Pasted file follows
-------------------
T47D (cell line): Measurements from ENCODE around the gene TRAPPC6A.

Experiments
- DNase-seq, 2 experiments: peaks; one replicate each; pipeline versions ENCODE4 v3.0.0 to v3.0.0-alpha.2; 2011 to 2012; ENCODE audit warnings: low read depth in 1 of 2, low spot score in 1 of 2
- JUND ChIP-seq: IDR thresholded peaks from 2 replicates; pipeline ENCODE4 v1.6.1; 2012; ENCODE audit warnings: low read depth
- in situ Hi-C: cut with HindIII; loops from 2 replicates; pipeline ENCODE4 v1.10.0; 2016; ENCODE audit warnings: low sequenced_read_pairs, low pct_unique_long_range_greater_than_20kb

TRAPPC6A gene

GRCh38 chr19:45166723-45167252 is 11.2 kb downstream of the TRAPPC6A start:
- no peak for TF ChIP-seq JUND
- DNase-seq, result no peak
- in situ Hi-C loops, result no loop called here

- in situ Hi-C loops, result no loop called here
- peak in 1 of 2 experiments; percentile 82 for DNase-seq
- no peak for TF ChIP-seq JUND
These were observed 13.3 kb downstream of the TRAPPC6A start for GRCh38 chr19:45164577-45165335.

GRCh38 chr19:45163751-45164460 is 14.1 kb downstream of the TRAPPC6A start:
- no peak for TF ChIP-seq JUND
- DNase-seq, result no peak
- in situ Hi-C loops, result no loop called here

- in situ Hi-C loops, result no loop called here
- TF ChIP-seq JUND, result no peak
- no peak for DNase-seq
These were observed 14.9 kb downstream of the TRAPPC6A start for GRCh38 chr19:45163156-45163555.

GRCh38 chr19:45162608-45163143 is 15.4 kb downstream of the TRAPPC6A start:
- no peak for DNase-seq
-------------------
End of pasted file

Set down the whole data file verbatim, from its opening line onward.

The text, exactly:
T47D (cell line): Measurements from ENCODE around the gene TRAPPC6A.

Experiments
- DNase-seq, 2 experiments: peaks; one replicate each; pipeline versions ENCODE4 v3.0.0 to v3.0.0-alpha.2; 2011 to 2012; ENCODE audit warnings: low read depth in 1 of 2, low spot score in 1 of 2
- JUND ChIP-seq: IDR thresholded peaks from 2 replicates; pipeline ENCODE4 v1.6.1; 2012; ENCODE audit warnings: low read depth
- in situ Hi-C: cut with HindIII; loops from 2 replicates; pipeline ENCODE4 v1.10.0; 2016; ENCODE audit warnings: low sequenced_read_pairs, low pct_unique_long_range_greater_than_20kb

TRAPPC6A gene

GRCh38 chr19:45166723-45167252 is 11.2 kb downstream of the TRAPPC6A start:
- no peak for TF ChIP-seq JUND
- DNase-seq, result no peak
- in situ Hi-C loops, result no loop called here

- in situ Hi-C loops, result no loop called here
- peak in 1 of 2 experiments; percentile 82 for DNase-seq
- no peak for TF ChIP-seq JUND
These were observed 13.3 kb downstream of the TRAPPC6A start for GRCh38 chr19:45164577-45165335.

GRCh38 chr19:45163751-45164460 is 14.1 kb downstream of the TRAPPC6A start:
- no peak for TF ChIP-seq JUND
- DNase-seq, result no peak
- in situ Hi-C loops, result no loop called here

- in situ Hi-C loops, result no loop called here
- TF ChIP-seq JUND, result no peak
- no peak for DNase-seq
These were observed 14.9 kb downstream of the TRAPPC6A start for GRCh38 chr19:45163156-45163555.

GRCh38 chr19:45162608-45163143 is 15.4 kb downstream of the TRAPPC6A start:
- no peak for DNase-seq